latest full-length release finds the Taiwan-based producer back in the sonic
terrain he first explored on “Made In Taiwan” (2004), and delved deeper into on
“Chill Dynasty” (2006), the free “Asian Variations” (2007) remix album, and the
“Stone Bell” EP (2008). He has since perfected his unique marriage of laid-back
beats and cutting edge electronica with traditional Chinese instruments and
found-sounds gathered in his Oriental environment. “Further East” provides
abundant evidence that the South African expatriate sound jeweler is now
completely at home both in Asia and in his distinct sound, by turn hypnotic and
dreamy, whimsical with a touch of melancholy, playful and uplifting, and always
discerning listeners may be be wondering what it is that makes this album
unique, what sets this offering apart from what's come before – in short,
what's new? In the case of “Further East”, the opposite question gets one far
closer to a satisfactory answer.
old? For starters, there's the gem of a recording that forms the backbone of
“Weeping Willow” (track 9) captured on an Edison cylinder in 1902. Though the
recording medium shows its age, the singer's voice still rings true over the
108 years that separate us from her, filling us with an inexplicable longing
undiminished by time. And that's barely scratching the surface in terms of age,
for the true crown jewels of “Further East” are far older still.
the lyrical content found on the album are public domain recordings of poetry
from the Chinese Tang Dynasty (618 – 907 AD). Speaking to us as they have done
to countless scholars over the course of more than a millennium are the voices
of the masters Li Bai, Du Fu, Li Qi and Chang Jian. First, discard any notion
you may have of medieval poetry in the European tradition. These are not heroic
epic poems or tragic legends declaimed pompously to a crowd. The truth is
noting short of revelation, for here we have one soul speaking to another,
describing the minutiae of everyday life, making small observations that are
dropped like stones in the lake of time with the ripples reaching us on the far
shore. And so they have become immortal in their clarity and beauty.
Li Qi describes a lute performance on the album opener “Ego & I”.
the lute plays The Green Water, and then The Queen of Chu.
it has begun to play, there is no other sound:
spell is on the banquet, while the stars grow thin....
are hints of the epic on “Further East”, an overriding sense of the intimacy of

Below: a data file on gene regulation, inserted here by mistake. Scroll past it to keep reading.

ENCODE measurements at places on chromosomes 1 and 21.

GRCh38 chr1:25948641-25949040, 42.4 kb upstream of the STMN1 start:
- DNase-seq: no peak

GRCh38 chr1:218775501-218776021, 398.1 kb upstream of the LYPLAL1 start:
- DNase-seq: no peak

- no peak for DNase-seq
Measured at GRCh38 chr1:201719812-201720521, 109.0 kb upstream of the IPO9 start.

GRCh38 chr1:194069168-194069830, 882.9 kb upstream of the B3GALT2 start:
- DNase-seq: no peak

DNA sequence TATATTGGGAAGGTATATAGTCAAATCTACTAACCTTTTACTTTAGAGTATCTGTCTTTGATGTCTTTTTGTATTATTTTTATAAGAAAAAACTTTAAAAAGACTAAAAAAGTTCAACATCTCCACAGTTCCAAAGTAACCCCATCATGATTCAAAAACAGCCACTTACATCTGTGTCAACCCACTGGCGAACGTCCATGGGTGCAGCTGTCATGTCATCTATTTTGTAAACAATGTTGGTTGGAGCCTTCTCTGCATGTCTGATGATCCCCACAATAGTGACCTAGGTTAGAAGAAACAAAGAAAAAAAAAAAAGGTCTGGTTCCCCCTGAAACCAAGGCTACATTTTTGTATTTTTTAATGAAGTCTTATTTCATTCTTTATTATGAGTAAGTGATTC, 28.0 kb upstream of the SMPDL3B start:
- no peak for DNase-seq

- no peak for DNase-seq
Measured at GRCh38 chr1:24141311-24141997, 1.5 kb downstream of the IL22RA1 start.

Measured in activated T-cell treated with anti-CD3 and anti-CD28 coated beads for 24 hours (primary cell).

the poetry permeates the album. It may be too much to hope that the music will
display the astounding longevity of its literary inspiration, but here too we
have one soul speaking directly to another... listen!
are translations of the poetry on the album. Interested listeners are
encouraged to explore the collection of public domain recordings entitled
“Three Hundred Tang Poems” on LibriVox.org:
host, providing abundant wine to make the night mellow,
his guest from Yangzhou to play for us on the lute.
the moon that whitens the city-wall, black crows are flying,
is on ten thousand trees, and the wind blows through our clothes;
copper stove has added its light to that of flowery candles,
lute plays The Green Water, and then The Queen of Chu.
has begun to play, there is no other sound:
is on the banquet, while the stars grow thin....
three hundred miles from here, in Huai, official duties await him,
it's farewell, and the road again, under cloudy mountains.
Drinking Alone with the Moon (Li Bai 701 – 762)
by: Li Su-hsiang (Taiwanese)
pot of wine among the flowers
alone. There was no one with me –
raising my cup, I asked the bright moon
bring me my shadow and make us three.
the moon was unable to drink
shadow tagged me vacantly;
still for a while I had these friends
cheer me through the end of spring....
The moon encouraged me.
danced. My shadow tumbled after.
as I knew, we were born companions.
then I was drunk, and we lost one another.
goodwill ever be secure?
the long road of the River of Stars.
Inscribed In Jade
Buddhist Retreat Behind Broken-Mountain Temple (Chang Jian)
by: Emily Wang (Mandarin)
pure morning, near the old temple,
early sunlight paints the tree-tops,
has wound, through a sheltered hollow
boughs and flowers, to a Buddhist retreat.
birds are alive with mountain-light,
mind of man touches peace in a pool,
thousand sounds are quieted
breathing of a temple-bell.
At The Sky's End
To Li Bai At The Sky's End (Du Fu 712 - 770)
by: JC Guan
wind blows from the far sky....
are you thinking of, old friend?
wildgeese never answer me.
and lakes are flooded with rain.
poet should beware of prosperity,
demons can haunt a wanderer.
unhappy ghost, throw poems to him
he drowned himself in the Milo River.
1. Ego & I 2. Pagoda 3. Recurring Dream 4. Inbetween 5. A Chance Meeting 6. Inscribed In Jade 7. Stone Bell 8. To a Friend Bound West 9. Weeping Willow 10.Pure Amber 11.At The Sky's End 12.A Farewell In The Evening Rain
Digital release: November 26th 2010 Catalogue number: LGM 068-4 Label: Lemongrassmusic - LC 12644